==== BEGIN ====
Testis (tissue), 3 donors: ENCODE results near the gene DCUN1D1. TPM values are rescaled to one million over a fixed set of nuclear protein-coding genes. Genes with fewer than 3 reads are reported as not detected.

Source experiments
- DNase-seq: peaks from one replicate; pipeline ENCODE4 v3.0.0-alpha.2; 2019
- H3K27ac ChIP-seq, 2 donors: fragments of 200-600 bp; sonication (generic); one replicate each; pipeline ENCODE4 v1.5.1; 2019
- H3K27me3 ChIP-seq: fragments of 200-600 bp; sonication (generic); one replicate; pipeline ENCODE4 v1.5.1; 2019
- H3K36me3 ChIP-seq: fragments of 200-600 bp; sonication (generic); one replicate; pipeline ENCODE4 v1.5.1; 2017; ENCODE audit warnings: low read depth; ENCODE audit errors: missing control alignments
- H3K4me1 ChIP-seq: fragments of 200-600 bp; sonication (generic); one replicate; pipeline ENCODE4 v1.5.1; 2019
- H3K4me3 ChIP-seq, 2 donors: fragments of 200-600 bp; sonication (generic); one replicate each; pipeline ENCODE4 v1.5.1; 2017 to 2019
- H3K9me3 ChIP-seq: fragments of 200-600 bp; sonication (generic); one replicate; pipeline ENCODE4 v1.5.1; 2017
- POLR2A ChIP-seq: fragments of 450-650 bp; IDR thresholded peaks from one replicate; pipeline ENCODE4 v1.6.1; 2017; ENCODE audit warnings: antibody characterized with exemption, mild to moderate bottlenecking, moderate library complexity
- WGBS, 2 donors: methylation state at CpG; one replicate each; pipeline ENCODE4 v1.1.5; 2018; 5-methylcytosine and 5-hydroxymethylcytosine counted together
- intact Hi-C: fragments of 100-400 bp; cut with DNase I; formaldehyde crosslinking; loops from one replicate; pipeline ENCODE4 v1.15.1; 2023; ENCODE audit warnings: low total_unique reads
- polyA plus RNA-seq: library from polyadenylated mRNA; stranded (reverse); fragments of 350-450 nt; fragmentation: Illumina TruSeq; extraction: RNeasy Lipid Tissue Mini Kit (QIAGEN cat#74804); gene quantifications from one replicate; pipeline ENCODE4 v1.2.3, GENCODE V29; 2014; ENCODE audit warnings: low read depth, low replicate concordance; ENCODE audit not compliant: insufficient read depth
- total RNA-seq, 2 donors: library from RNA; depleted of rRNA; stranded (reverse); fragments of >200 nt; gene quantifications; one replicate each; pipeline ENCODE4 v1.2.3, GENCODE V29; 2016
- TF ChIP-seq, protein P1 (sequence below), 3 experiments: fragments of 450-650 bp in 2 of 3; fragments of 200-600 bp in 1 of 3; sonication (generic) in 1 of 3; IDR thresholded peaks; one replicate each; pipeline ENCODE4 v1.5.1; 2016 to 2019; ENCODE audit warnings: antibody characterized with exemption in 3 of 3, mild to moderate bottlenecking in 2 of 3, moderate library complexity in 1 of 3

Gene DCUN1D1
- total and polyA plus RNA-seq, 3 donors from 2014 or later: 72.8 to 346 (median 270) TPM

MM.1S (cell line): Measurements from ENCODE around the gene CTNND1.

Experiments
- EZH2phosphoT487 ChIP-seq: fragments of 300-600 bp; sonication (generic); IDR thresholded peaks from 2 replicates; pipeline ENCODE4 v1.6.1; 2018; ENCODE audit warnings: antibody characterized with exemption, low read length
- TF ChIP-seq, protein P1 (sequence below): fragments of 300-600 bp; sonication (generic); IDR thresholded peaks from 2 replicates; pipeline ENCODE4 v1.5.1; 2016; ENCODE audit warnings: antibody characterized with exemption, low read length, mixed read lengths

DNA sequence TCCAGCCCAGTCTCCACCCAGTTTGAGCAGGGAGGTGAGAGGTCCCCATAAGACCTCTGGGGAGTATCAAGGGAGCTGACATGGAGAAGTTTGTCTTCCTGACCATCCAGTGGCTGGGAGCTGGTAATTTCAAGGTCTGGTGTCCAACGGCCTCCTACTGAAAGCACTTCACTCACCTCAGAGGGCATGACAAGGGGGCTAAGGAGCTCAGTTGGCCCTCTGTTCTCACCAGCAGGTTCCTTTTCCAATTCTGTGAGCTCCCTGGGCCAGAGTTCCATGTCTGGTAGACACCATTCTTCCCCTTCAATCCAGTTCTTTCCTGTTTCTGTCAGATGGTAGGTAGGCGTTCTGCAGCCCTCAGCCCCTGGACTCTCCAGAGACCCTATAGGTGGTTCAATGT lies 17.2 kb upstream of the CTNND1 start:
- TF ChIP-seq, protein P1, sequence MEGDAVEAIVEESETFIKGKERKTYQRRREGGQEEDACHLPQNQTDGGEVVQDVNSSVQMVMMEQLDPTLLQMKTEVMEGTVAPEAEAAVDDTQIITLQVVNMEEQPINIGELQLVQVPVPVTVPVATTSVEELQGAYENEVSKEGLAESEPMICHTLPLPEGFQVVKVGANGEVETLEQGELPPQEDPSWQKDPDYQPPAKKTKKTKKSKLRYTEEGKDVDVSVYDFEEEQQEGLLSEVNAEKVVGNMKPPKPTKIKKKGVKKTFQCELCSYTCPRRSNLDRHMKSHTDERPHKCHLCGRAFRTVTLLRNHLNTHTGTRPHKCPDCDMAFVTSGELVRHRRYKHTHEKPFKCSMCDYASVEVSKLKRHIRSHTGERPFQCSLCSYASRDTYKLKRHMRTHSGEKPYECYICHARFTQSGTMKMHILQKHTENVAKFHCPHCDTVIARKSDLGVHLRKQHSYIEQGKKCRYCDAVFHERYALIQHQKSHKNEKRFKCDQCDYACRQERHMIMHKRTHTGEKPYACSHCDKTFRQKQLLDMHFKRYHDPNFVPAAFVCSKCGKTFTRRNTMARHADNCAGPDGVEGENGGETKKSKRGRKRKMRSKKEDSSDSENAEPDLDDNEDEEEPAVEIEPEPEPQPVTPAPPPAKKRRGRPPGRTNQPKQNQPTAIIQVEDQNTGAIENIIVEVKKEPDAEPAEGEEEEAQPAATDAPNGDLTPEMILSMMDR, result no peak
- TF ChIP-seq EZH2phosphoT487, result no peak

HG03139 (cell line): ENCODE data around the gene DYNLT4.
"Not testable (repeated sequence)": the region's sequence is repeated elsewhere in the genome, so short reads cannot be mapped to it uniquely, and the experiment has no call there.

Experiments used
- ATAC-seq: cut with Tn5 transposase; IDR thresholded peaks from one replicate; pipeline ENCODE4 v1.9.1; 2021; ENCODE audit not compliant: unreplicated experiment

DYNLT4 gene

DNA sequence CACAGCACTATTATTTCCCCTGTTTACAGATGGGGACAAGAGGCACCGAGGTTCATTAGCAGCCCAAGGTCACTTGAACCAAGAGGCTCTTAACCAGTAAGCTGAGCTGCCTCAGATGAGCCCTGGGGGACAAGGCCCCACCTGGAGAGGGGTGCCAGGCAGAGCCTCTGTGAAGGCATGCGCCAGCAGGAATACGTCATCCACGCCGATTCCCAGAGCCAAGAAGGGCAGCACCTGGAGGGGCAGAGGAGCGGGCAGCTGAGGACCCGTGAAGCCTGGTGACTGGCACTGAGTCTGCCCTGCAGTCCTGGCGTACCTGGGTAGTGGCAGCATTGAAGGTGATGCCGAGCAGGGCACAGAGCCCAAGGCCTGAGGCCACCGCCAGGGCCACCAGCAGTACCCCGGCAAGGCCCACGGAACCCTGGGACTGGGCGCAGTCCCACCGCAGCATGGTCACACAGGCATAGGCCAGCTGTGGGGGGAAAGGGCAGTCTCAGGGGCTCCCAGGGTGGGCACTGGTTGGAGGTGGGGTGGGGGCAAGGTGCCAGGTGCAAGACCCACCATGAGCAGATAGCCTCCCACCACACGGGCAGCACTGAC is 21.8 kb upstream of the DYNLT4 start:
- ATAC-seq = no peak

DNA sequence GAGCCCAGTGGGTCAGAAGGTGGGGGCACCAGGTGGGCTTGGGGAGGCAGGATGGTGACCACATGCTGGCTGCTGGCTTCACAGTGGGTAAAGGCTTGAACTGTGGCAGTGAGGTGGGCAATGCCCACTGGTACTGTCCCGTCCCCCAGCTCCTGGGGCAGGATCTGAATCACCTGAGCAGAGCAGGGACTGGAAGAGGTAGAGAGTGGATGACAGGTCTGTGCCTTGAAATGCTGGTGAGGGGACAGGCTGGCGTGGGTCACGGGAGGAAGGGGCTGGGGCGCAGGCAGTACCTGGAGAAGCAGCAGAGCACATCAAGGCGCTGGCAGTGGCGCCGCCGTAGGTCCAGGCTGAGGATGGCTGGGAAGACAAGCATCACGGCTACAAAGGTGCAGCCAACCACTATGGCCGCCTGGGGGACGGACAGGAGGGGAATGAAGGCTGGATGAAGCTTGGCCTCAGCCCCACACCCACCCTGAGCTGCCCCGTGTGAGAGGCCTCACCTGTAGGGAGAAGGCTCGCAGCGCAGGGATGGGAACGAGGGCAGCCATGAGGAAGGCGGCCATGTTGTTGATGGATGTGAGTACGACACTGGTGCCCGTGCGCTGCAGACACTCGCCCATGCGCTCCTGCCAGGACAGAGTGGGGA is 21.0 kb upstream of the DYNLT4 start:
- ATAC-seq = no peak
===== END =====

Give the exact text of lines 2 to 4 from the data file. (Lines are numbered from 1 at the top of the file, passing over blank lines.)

Source experiments
- DNase-seq: peaks from one replicate; pipeline ENCODE4 v3.0.0-alpha.2; 2019
- H3K27ac ChIP-seq, 2 donors: fragments of 200-600 bp; sonication (generic); one replicate each; pipeline ENCODE4 v1.5.1; 2019